Interview with Owner Handler Jamie Riley – Purebred Great Dane Dog Breed
I got into the sport of conformation in 2018 while my husband was deployed. I found that I was extremely passionate about well-bred dogs and I found showing to be an art form and really fun! A fellow Dane lady took me under her wing and let me practice with her dog during class times. She gave me pointers and taught me how a show runs. Shortly after we moved from Alaska to Kentucky (thanks, military) I got my first real show dog. The experience and journey with her have been nothing short of amazing. I hope that I can help other Owner Handlers to get out there and go! It’s scary, but I think you’ll find that it’s also really fun.
“It is a challenge, but my grandfather used to say that nothing worth having in life is easy.”
1. When were you first introduced to the sport of purebred dogs? To your breed?
Jamie Riley: I’ve had Great Danes since 2013, but I wasn’t introduced to the sport of conformation until my husband was on his second tour to Afghanistan in 2018.
2. How many years in dogs? How many as an Owner Handler?
Jamie Riley: I’ve had and have loved dogs for as long as I can remember. I started out handling dogs in class for a friend and then got “Scarlett,” my first real show dog, in 2019.
3. Do you attend show handling classes? Have you attended any handling seminars?
Jamie Riley: I do attend classes! I’ve been fortunate enough to have kennel clubs close to me that offer them. I haven’t been to a seminar, but I’d love to attend one someday.
4. Have you found virtual learning tools to be helpful? Classes? Videos? Websites? Social Media?
Jamie Riley: I have found social media incredibly helpful. There are more than a few Facebook groups for critique, and people are normally more than happy to help. YouTube also has some really great handling videos, and Jeff Brucker has a DVD that has been really helpful.
5. Do you compete in the National Owner-Handled Series? Are rankings important to you?
Jamie Riley: I do compete in NOHS! It’s a great tool to really be seen as a Handler. I haven’t competed in NOHS competitively, but I do plan on doing so in the near future. I think rankings are very important, as we Owner Handlers really give it our all and work hard for the rankings.
6. In which class(es) are you most likely to enter your dog(s)? Why?
Jamie Riley: I finished my dog out of the American-Bred Class, but I really think it depends on the dog and the maturity level of the dog. Some dogs mature slower than others and may not stand out in an Open Class.
7. Is it a challenge to compete with your breed(s) as an Owner Handler?
Jamie Riley: It is a challenge, but my grandfather used to say that nothing worth having in life is easy. I think that if you have a nice dog and enough determination, the judges will find you.
8. Are you intimidated by the Professional Handlers? By the Judges?
Jamie Riley: Professional Handlers are artists and they are REALLY good at what they do. I did used to be very intimidated by them, but then I got to know a few and most are incredibly passionate about the dogs and what they do. They are usually more than happy to help you out. Same with the judges. As a “newbie,” I have not had a bad experience with a judge. I do still get nervous, though.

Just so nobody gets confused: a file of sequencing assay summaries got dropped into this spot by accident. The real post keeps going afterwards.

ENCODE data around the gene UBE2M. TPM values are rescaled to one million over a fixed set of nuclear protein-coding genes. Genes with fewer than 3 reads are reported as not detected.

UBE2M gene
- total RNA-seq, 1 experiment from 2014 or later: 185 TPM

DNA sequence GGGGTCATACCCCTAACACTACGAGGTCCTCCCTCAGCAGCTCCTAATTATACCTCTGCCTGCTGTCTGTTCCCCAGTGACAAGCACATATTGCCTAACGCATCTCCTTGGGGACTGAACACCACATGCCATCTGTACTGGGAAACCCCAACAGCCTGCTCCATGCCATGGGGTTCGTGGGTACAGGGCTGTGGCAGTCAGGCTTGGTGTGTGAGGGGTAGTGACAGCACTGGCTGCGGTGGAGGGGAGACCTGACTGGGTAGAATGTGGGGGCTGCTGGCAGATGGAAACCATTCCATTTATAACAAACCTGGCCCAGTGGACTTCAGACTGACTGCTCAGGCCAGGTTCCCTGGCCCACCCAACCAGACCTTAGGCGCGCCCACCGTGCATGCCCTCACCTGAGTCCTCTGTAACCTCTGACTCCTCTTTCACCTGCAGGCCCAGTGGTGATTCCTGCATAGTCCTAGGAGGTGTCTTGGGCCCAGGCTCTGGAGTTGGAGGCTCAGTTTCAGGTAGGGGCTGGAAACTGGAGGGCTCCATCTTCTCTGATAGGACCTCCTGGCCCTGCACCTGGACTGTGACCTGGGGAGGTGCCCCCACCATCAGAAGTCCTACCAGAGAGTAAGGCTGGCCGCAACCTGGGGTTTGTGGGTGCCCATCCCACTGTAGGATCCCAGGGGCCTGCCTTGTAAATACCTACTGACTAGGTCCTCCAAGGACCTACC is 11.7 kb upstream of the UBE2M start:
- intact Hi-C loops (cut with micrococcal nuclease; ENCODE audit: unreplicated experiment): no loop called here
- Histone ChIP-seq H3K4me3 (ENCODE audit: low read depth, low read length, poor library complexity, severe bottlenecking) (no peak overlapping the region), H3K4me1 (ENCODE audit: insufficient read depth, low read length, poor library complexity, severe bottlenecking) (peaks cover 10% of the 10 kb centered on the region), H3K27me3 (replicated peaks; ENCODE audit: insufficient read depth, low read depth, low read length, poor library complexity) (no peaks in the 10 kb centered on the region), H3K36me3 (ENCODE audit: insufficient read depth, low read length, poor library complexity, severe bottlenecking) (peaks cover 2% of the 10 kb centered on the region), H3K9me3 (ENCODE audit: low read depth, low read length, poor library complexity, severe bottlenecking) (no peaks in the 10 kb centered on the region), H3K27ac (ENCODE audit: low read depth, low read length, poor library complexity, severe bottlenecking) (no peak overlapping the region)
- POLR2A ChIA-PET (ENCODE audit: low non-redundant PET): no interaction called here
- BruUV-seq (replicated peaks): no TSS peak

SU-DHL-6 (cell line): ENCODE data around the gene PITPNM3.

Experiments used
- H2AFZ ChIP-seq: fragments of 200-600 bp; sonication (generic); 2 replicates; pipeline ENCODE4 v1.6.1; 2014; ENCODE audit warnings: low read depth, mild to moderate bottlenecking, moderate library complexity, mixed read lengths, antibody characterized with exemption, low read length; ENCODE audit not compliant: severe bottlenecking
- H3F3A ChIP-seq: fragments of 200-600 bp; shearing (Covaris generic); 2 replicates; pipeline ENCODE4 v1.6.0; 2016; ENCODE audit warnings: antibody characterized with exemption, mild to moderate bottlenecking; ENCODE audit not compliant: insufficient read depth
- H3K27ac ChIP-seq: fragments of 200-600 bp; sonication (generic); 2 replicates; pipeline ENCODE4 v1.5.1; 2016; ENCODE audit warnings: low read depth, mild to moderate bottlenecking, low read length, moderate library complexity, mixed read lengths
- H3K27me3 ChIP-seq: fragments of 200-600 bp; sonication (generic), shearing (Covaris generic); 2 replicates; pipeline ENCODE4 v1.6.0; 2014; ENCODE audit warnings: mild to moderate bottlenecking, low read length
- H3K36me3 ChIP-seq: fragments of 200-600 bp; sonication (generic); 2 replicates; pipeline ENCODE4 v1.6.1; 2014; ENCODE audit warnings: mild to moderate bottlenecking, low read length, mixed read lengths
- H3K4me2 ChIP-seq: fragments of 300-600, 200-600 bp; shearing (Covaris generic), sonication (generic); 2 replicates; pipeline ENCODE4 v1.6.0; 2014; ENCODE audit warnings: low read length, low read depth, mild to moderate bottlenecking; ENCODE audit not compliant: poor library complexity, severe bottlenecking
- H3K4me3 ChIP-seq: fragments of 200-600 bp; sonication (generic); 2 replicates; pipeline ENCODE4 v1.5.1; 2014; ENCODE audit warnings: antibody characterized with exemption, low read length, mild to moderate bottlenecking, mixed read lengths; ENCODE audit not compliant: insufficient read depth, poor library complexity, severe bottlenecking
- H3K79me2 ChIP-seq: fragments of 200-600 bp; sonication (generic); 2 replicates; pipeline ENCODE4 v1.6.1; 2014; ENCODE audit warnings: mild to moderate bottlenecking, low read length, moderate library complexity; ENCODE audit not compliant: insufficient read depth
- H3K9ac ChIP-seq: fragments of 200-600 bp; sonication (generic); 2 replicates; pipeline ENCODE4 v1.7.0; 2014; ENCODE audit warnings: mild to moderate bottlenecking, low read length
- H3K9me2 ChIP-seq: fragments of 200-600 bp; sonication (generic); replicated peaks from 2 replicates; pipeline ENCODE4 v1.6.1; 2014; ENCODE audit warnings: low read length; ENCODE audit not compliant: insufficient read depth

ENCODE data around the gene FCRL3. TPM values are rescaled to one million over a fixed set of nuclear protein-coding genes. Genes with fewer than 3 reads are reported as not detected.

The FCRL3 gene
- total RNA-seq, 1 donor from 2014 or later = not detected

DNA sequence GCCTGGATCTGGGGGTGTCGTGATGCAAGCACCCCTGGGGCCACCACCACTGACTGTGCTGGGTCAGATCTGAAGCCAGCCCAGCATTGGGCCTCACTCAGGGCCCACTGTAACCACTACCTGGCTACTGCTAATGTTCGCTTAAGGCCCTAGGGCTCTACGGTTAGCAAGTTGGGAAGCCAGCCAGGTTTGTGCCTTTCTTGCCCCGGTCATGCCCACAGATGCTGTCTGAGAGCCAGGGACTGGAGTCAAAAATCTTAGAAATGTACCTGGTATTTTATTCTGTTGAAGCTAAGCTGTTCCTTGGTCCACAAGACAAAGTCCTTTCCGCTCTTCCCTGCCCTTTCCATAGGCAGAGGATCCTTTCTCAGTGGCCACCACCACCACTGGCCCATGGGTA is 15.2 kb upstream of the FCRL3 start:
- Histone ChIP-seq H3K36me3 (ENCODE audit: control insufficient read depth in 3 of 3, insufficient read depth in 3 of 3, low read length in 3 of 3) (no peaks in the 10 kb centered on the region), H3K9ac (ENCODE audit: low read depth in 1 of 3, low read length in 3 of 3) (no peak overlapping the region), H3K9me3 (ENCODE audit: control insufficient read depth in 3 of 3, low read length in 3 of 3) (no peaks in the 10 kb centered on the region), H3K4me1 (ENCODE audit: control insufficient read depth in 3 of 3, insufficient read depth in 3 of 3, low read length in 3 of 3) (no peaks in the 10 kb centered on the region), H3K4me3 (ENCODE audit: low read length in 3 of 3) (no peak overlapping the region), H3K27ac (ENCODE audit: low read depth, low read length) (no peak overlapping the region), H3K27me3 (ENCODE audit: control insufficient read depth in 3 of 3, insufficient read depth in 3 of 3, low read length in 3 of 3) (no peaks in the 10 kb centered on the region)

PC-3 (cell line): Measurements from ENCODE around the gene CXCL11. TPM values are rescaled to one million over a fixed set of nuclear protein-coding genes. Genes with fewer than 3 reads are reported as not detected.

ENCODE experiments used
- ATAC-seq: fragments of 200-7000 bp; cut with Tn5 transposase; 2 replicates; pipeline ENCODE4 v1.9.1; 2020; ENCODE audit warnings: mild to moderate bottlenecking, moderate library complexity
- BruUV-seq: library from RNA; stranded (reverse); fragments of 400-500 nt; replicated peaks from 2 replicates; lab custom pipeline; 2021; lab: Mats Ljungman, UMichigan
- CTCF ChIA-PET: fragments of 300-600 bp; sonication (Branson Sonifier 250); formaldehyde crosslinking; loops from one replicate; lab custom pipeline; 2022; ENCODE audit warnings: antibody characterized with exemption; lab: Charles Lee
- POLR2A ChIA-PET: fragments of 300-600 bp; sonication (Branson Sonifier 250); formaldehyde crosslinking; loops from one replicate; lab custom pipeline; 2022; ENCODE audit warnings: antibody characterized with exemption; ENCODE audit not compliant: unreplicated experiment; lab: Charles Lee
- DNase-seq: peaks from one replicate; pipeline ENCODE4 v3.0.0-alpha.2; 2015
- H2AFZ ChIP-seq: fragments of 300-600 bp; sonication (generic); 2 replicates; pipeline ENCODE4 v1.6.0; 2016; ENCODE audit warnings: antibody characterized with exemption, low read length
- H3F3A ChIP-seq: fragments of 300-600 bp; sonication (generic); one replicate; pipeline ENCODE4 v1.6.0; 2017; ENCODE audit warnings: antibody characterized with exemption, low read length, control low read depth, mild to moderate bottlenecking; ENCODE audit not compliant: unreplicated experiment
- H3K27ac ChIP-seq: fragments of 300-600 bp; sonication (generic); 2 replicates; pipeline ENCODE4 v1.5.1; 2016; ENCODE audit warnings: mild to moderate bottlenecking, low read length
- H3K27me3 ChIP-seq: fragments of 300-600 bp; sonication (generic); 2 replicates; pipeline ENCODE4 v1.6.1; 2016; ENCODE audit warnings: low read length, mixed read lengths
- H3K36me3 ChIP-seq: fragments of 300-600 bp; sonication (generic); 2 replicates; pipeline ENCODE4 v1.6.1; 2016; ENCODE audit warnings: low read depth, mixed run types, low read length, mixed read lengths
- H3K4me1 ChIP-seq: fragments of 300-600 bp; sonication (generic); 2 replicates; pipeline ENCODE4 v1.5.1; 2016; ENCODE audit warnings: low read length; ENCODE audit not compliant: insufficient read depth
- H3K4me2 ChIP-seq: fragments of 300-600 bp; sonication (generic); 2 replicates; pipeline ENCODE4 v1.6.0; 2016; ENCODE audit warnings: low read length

9. Who have been your mentor(s) as an Owner Handler?
Jamie Riley: I’ve had a few mentors. Christine Asay was my first mentor. She used to let me practice in classes with her dog “Zeus.” Lynn Adams, my dog’s breeder, has ALWAYS been there any time I need her and she’s more than happy to give tips and pointers. Melody Carvajal has been very influential and hands-on in my learning. I will always cherish and appreciate the time we have had together. There have been so many others who have given me pointers and who have cheered me on.
10. How important is the Owner Handler to the future of the dog sport?
Jamie Riley: Owner Handlers are incredibly important. We are passionate and driven, and I feel like watching an Owner Handler succeed in the ring will inspire others to get into the sport as well and not give up. It’s so easy to be discouraged, but we are all in this together.
11. What are your goals as an Owner Handler? Is there a victory that has eluded you?
Jamie Riley: This is such a hard question. I could talk all day about my goals, but I’ll give you a few: A huge goal of mine is to get a BISS on my dog. I also want to place in the regular Groups as an OH, get a OH BIS, make the Top 10 NOHS, and be invited to (and compete in) Orlando. As far as elusive victories, I think we all lose more than we win. We are in it for the love of the breed and simply to have fun with our canine partners.
12. Is there a funny story that you can share about your experiences as an Owner Handler?
Jamie Riley: Absolutely! My very first time in the ring with my dog, Scarlett, I showed to Dr. Ronald Spritzer. Scarlett was barely six months old, and on our down and back she bent down to sniff the floor for a rogue piece of bait. I tugged her head up and she gagged and threw up hotdogs all over Dr. Spritzers shoes. I was MORTIFIED! I started cleaning the floor and his shoes, and he laughed, turned to the crowd and asked, “Why do beautiful women always vomit when they look at me?” His ringside manner and kindheartedness that day towards a newbie is something I’ll never forget. He awarded her RWB that day.
Main Photo Credit: Gina Clear Photography